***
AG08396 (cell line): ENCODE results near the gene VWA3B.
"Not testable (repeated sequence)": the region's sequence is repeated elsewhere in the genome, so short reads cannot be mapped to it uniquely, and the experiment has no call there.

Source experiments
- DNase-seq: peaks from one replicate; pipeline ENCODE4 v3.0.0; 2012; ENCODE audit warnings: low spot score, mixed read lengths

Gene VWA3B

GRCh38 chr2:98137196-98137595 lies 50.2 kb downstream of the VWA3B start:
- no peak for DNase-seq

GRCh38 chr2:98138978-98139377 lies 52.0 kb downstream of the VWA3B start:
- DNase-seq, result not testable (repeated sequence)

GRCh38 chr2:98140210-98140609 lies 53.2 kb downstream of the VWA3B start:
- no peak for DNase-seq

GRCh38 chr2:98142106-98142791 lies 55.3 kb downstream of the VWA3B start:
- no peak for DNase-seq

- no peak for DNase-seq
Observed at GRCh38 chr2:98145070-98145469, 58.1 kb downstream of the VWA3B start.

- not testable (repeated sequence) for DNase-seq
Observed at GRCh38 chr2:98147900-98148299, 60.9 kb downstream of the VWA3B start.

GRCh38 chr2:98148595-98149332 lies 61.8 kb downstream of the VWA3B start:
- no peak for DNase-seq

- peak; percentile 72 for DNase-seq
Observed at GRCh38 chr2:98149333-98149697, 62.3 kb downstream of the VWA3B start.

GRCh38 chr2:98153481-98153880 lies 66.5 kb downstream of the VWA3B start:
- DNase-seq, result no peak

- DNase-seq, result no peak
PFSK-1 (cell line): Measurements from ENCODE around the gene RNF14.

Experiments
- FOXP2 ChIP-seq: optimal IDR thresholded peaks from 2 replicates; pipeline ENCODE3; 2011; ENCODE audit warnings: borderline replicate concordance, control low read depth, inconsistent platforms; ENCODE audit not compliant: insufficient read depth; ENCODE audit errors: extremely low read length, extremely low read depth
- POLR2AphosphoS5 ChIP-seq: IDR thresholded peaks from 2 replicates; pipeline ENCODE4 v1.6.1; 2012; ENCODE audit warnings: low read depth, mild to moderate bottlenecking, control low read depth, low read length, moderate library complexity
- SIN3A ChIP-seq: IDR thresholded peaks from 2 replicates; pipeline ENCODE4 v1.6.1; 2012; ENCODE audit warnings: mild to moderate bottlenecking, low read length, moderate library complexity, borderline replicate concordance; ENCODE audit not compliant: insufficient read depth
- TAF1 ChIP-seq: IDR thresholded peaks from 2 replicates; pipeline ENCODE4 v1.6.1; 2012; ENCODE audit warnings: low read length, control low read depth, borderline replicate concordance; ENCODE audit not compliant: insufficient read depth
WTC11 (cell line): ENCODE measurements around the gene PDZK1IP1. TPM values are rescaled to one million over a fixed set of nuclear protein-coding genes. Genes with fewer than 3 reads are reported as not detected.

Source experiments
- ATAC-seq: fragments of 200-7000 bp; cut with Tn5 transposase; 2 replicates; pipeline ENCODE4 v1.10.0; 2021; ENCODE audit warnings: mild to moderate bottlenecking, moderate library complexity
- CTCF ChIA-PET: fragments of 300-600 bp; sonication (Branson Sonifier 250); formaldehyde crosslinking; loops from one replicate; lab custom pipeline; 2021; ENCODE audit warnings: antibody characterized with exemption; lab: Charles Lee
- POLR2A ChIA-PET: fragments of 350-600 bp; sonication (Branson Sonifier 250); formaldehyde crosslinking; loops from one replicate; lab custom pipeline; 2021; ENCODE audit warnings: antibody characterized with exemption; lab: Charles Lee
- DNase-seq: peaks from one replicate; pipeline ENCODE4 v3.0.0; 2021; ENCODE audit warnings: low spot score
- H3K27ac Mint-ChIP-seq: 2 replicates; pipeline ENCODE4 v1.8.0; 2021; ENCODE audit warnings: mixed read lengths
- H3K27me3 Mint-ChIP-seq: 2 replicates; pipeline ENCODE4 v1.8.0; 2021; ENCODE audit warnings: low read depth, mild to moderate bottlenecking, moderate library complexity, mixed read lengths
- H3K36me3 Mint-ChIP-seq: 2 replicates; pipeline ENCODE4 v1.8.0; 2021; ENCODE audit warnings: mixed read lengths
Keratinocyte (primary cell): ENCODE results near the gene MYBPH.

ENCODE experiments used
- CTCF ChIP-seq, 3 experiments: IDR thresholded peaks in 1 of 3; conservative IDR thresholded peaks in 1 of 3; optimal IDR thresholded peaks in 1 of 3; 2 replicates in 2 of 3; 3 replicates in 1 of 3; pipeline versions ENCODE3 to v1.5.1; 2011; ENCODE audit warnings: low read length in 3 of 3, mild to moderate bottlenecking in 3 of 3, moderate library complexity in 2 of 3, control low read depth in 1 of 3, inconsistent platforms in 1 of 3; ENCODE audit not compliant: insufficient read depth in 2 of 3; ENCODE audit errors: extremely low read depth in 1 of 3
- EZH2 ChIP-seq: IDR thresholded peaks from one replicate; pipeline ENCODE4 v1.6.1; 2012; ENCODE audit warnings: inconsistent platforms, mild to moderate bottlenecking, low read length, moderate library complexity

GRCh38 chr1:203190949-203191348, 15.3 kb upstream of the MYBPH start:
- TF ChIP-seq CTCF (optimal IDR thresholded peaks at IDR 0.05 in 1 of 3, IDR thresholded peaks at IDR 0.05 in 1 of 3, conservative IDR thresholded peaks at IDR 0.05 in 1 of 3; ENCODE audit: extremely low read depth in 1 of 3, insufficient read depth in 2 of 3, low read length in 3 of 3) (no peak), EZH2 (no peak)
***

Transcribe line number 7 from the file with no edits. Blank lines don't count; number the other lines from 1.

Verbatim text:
- no peak for DNase-seq